The Student News Site of Omaha South High School

The Tooter

The Student News Site of Omaha South High School

The Tooter

The Student News Site of Omaha South High School

The Tooter

Coach’s high hopes drive football team

For the most important win of the season, Johnson said the seniors persevered and endured.

“You always gotta have high hopes, fella, and you gotta walk into the field knowing you’re gonna dominate,” said DJuan Johnson, special education teacher and coach of the South High football team. He said he always has high hopes for every season.

I sat down with Johnson and some football players to get their opinion of the 2023 football season.

All of the players thought that the team didn’t do its best for this season.

According to linebacker Ethan Haxton, “I believe that the team didn’t perform to its full potential this year. A lot of people didn’t want to put in the work or weren’t able to show up to practice.”

I also asked about who they thought contributed the most in this season. According to Johnson, “Leo Armas’s leadership supported the team by keeping the seniors on track and helping them trust the process.”

Haxton added that he thinks “one player that really shined through this year was number eight, Leo Armas. He’s a very versatile player, a strong leader, and gave us momentum when we needed it most. He’s a role model on and off of the field, and I can’t wait for him to help coach next year.”

Safety Oliver Johnson said that he thinks “Carlos did best since he never played QB and then became starter on varsity for it.”

According to Justin Henriquez Sandoval, “the best player on the team this year, I personally think, was Ty Ward. I say he was the best player on the team because of his work ethic and commitment to the team and his leadership.”

Fidel Favela Jr., wide receiver, defensive back, and linebacker, said “I would say our running backs – both Ty and Sage – had a good year, and we were a run-first team.”

Johnson said that what the team could improve on is more chemistry or team bonding. He also said that he can improve as a coach by using his time wisely and maintaining schedules.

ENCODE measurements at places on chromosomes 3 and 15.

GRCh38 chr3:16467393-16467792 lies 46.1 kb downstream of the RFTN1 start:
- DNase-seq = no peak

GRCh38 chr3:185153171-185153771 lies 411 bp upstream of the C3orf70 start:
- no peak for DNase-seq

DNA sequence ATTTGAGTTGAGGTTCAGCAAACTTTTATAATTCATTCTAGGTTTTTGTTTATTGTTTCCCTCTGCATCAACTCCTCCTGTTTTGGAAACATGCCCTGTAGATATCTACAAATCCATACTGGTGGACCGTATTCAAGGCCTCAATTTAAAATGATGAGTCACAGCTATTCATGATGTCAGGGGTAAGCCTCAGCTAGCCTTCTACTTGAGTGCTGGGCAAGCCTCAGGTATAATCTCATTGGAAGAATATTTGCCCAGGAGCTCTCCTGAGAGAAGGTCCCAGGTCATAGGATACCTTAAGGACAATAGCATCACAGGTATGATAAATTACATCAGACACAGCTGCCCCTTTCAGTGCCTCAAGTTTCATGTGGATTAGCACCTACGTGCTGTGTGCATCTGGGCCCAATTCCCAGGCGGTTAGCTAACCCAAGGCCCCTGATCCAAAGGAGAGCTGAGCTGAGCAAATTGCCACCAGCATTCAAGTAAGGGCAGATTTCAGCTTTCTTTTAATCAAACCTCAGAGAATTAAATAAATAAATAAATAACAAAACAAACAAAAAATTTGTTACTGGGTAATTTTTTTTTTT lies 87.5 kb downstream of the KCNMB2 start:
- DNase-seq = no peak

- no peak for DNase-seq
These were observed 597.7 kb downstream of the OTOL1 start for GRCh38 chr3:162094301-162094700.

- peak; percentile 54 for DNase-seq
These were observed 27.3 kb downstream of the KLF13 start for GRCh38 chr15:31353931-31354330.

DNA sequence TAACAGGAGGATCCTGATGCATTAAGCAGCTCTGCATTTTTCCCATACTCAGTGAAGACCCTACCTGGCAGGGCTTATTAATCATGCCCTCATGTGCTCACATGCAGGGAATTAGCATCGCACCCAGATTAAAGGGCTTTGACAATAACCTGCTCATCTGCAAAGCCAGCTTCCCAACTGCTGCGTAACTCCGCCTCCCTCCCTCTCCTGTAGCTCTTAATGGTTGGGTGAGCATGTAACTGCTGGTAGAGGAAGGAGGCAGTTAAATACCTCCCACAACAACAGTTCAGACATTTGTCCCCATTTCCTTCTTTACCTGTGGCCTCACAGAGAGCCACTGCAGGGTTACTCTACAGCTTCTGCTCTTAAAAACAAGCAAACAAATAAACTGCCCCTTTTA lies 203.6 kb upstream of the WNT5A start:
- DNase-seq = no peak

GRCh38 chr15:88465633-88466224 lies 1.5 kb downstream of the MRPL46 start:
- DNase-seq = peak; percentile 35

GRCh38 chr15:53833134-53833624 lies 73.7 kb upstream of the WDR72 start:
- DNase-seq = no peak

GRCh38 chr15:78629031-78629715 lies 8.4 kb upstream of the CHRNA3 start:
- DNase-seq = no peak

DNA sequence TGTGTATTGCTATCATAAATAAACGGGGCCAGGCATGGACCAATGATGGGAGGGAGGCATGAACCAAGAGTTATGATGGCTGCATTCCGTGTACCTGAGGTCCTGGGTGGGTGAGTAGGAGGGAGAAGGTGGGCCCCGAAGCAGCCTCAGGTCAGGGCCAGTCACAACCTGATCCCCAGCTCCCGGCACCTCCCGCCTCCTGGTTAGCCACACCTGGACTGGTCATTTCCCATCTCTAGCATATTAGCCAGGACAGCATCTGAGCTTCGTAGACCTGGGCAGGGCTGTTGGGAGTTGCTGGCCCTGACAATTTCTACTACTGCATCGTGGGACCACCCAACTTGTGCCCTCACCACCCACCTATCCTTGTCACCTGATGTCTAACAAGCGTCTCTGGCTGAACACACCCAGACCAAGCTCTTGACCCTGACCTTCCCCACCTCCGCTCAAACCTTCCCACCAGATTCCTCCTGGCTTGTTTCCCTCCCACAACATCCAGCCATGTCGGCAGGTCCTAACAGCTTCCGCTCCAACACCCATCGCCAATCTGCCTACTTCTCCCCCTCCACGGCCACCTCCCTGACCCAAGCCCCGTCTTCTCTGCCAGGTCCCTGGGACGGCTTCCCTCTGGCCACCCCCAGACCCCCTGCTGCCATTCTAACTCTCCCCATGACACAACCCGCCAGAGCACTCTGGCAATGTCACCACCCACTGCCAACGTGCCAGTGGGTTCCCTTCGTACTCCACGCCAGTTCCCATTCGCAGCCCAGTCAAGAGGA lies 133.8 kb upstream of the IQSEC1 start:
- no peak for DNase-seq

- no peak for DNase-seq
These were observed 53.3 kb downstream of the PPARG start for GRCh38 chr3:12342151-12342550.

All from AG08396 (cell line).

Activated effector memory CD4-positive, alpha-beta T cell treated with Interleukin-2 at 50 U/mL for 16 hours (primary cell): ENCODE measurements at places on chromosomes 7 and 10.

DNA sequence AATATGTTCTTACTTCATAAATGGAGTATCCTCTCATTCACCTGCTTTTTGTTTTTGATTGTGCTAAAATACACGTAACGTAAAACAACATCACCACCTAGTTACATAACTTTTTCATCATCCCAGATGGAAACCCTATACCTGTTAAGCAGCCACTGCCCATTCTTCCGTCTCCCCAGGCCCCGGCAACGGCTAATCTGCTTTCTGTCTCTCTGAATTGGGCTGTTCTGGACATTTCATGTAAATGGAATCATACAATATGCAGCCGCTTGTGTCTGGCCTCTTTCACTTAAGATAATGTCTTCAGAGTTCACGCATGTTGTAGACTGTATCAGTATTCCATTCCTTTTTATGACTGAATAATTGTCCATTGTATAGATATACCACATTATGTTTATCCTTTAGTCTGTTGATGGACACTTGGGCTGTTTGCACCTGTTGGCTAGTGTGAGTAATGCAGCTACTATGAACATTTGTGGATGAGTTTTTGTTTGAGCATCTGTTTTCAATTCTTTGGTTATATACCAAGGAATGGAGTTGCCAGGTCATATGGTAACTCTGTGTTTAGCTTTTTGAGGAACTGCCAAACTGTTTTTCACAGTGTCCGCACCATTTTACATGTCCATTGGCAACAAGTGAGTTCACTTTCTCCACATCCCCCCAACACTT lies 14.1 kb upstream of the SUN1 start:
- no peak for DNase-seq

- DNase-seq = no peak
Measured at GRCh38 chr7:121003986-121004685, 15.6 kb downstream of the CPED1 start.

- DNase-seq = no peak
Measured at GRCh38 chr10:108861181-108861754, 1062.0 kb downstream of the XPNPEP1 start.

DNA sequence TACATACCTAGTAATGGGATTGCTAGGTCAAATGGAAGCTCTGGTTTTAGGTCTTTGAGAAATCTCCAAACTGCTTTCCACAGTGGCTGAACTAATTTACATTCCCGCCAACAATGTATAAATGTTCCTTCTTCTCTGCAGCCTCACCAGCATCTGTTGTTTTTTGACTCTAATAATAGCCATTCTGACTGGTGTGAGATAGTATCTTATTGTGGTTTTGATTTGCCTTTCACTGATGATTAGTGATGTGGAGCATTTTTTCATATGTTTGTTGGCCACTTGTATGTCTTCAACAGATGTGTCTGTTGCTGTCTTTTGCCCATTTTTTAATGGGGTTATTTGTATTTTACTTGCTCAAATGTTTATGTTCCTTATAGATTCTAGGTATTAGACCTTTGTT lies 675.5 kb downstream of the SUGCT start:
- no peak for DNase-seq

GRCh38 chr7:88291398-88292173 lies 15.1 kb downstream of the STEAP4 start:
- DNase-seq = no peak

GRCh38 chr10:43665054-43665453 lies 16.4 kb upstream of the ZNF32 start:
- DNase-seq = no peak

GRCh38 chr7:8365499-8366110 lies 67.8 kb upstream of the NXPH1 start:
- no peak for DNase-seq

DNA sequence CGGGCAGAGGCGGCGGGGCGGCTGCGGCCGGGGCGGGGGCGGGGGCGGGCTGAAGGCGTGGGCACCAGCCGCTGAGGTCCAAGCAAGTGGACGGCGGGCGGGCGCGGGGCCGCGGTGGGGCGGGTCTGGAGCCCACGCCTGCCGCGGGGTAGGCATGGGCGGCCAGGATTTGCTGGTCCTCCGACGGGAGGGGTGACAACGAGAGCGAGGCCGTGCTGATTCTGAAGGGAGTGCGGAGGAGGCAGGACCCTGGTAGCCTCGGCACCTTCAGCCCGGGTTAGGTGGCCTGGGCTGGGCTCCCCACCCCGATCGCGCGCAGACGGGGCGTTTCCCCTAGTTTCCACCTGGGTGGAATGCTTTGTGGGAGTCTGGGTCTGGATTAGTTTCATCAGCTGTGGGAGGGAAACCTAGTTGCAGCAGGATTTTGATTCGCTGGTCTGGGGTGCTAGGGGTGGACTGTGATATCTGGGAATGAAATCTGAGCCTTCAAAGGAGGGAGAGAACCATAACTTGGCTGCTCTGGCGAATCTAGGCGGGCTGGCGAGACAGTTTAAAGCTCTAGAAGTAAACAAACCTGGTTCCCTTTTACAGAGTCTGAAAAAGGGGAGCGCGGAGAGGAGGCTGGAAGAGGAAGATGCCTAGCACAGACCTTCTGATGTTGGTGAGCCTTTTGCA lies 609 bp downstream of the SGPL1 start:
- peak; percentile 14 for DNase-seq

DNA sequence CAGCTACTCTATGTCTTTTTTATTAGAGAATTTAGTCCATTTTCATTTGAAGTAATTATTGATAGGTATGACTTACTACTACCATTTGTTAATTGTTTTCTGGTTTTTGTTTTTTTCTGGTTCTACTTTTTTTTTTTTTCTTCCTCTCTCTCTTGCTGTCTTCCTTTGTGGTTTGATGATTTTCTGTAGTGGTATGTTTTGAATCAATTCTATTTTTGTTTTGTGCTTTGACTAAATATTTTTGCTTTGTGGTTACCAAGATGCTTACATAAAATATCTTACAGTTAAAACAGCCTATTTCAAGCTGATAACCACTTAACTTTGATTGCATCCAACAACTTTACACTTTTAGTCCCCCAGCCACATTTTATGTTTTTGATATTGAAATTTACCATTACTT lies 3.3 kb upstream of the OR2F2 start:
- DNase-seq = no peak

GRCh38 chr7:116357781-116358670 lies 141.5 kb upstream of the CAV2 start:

I asked some of the football team about what they can improve on as well.  Haxton commented that he can improve on his communication with his teammates on the field. Johnson said that he can improve on his intelligence on reading the offense. Henriquez stated that he can improve on his knowledge in the game and improve his strength.

Favela said that he will hit the weight room and work hard all summer.

What do these football players do when not playing, and what do they do before a game?

During the season, they practice Monday through Thursday and go over game films on Saturday. During those practices, they learn how to perform positions and work as a team.

What do they do before a game? First, they gear up.

“The first part of our gear is the girdle, or the leg padding. Next, we have game pants, which go over the girdle. Now would be the time to put on any arm or leg sleeves, turf or athletic tape, and eye black. After all the accessories are the cleats. The shoulder pads and helmet go last in this process,” Ethan said.

Henriquez commented that when they go out in the field, they hype each other up before the game.

How do these guys prepare themselves knowing that they can get injured?

Favela said he prays before the game and then, “I just see what happens to let it play out. What happens, happens.”

Johnson said that he gets himself motivated by just knowing that there’s a chance that he won’t get injured, “and I ride on that part.”

How does Johnson prepare himself knowing that his team could win or lose?

“I don’t measure the game in wins or losses; I look at it as ‘what did I improve and what can I improve on.’”

Do any of the players have advice for future players?

Haxton said to “put in the work needed, and more, stay on top of your schoolwork, and try to have fun through the ups and downs. Even if I’m not able to, I want to see our younger guys have a good time here at South.”

Favela said to “give 110 percent, and don’t doubt yourself on anything.”


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Fernando Acosta Mazariego
Fernando Acosta Mazariego, Managing Editor
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